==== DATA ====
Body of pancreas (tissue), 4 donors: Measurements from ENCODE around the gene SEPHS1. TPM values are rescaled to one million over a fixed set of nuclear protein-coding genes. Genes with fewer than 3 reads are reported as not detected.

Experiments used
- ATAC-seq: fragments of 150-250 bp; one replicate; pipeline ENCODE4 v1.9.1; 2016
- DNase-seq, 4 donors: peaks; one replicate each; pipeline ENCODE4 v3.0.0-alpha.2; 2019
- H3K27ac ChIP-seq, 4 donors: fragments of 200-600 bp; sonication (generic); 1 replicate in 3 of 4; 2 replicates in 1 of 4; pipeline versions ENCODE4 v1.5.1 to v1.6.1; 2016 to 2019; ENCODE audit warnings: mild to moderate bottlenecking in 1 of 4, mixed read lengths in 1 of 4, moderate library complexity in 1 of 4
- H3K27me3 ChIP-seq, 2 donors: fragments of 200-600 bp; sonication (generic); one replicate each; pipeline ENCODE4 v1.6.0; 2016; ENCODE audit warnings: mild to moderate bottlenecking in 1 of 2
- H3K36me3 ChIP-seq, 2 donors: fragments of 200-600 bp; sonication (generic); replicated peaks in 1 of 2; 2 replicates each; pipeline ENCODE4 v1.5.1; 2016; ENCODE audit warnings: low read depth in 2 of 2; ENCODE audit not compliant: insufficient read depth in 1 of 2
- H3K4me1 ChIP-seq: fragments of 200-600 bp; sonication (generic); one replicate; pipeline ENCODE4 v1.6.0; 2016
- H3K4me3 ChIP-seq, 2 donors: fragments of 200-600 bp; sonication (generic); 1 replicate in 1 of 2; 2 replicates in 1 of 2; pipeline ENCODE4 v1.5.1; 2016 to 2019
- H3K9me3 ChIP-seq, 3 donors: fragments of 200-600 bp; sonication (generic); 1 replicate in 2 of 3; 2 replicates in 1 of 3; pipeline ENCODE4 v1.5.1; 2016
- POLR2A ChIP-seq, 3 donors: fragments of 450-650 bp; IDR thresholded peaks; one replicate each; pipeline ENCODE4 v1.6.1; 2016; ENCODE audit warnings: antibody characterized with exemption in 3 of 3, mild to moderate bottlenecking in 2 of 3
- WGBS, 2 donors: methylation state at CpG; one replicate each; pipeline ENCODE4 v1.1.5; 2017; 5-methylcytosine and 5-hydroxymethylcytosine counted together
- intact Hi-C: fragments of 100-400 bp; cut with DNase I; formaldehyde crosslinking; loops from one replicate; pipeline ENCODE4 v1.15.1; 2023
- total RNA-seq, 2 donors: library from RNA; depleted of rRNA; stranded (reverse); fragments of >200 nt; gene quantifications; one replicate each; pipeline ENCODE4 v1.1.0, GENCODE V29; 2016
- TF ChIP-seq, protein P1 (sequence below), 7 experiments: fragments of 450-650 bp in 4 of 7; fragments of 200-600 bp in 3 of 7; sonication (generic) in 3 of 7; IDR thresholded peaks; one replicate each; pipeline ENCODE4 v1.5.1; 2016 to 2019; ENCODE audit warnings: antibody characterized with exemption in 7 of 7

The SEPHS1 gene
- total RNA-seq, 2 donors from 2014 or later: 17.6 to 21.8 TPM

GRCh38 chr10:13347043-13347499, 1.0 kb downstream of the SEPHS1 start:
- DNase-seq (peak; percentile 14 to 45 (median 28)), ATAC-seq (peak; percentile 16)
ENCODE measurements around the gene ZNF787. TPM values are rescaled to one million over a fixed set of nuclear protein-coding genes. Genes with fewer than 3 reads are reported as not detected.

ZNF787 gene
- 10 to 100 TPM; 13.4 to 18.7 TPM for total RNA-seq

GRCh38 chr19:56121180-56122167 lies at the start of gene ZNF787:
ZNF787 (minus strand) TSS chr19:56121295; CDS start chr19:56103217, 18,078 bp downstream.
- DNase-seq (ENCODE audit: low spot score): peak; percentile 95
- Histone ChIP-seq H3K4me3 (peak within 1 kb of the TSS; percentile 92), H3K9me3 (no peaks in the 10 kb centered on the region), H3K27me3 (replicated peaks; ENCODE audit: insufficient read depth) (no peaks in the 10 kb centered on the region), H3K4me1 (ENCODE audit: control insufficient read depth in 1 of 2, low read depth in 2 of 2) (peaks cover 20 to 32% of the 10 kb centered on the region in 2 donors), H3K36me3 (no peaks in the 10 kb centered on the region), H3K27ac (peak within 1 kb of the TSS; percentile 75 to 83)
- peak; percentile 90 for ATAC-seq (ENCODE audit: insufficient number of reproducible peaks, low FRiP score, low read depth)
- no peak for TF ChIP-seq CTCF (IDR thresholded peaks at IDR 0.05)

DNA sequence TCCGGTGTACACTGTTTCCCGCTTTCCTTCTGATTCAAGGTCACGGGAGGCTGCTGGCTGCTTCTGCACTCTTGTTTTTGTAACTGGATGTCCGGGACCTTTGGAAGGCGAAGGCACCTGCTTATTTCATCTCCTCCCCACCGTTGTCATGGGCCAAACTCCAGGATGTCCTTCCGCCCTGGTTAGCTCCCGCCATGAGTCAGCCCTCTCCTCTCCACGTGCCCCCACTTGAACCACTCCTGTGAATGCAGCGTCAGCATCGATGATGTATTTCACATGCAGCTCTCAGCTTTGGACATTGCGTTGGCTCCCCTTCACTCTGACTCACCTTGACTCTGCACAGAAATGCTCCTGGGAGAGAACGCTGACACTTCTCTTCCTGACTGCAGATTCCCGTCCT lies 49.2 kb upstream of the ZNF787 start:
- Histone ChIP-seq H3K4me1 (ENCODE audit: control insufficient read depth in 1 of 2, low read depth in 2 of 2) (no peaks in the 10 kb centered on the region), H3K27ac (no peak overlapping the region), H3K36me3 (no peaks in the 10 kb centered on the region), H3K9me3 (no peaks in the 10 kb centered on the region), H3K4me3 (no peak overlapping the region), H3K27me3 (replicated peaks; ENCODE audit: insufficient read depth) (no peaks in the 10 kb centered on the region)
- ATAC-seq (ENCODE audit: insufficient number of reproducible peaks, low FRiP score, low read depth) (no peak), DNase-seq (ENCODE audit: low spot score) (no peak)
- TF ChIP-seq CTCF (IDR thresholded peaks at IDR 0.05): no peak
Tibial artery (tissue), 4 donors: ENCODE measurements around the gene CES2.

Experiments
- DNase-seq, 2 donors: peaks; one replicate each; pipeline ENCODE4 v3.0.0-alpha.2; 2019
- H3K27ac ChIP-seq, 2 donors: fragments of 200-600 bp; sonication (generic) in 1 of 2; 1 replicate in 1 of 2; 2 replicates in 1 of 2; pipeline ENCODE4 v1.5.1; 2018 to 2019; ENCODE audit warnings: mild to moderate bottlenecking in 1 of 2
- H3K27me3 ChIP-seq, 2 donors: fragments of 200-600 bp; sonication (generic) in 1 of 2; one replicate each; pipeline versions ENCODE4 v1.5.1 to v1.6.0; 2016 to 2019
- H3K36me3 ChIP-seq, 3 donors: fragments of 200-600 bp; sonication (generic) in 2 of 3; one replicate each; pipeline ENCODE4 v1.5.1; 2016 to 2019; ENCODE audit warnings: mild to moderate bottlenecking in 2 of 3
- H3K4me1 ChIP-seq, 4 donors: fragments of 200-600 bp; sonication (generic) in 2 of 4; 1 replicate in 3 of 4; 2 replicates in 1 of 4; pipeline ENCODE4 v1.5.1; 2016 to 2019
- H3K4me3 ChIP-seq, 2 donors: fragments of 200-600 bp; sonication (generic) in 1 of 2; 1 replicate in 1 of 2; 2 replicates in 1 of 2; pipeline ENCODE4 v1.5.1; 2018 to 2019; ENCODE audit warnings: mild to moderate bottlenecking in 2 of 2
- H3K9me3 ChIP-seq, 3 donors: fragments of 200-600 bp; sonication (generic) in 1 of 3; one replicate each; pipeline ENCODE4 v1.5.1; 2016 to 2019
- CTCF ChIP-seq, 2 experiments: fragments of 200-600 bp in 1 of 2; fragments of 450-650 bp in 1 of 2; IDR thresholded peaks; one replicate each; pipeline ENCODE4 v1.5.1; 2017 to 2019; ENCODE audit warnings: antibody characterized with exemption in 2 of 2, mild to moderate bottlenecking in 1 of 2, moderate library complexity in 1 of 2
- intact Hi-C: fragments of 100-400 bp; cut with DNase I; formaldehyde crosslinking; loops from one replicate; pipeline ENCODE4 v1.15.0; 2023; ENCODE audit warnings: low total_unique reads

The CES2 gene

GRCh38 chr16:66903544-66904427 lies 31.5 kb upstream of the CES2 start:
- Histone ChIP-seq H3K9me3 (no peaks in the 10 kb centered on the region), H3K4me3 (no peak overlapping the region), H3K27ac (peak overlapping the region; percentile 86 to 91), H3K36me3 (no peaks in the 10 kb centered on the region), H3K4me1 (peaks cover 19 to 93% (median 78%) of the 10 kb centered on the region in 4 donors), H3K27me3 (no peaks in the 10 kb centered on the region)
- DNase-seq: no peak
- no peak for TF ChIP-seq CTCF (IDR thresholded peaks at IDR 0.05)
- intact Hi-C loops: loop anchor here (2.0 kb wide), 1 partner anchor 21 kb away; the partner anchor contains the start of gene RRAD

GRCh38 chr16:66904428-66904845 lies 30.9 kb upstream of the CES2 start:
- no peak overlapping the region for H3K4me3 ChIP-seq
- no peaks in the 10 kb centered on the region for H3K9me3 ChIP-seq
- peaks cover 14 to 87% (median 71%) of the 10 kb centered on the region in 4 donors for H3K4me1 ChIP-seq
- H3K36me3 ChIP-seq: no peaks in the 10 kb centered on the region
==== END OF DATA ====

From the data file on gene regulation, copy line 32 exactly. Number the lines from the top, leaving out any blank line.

- TF ChIP-seq CTCF (IDR thresholded peaks at IDR 0.05): no peak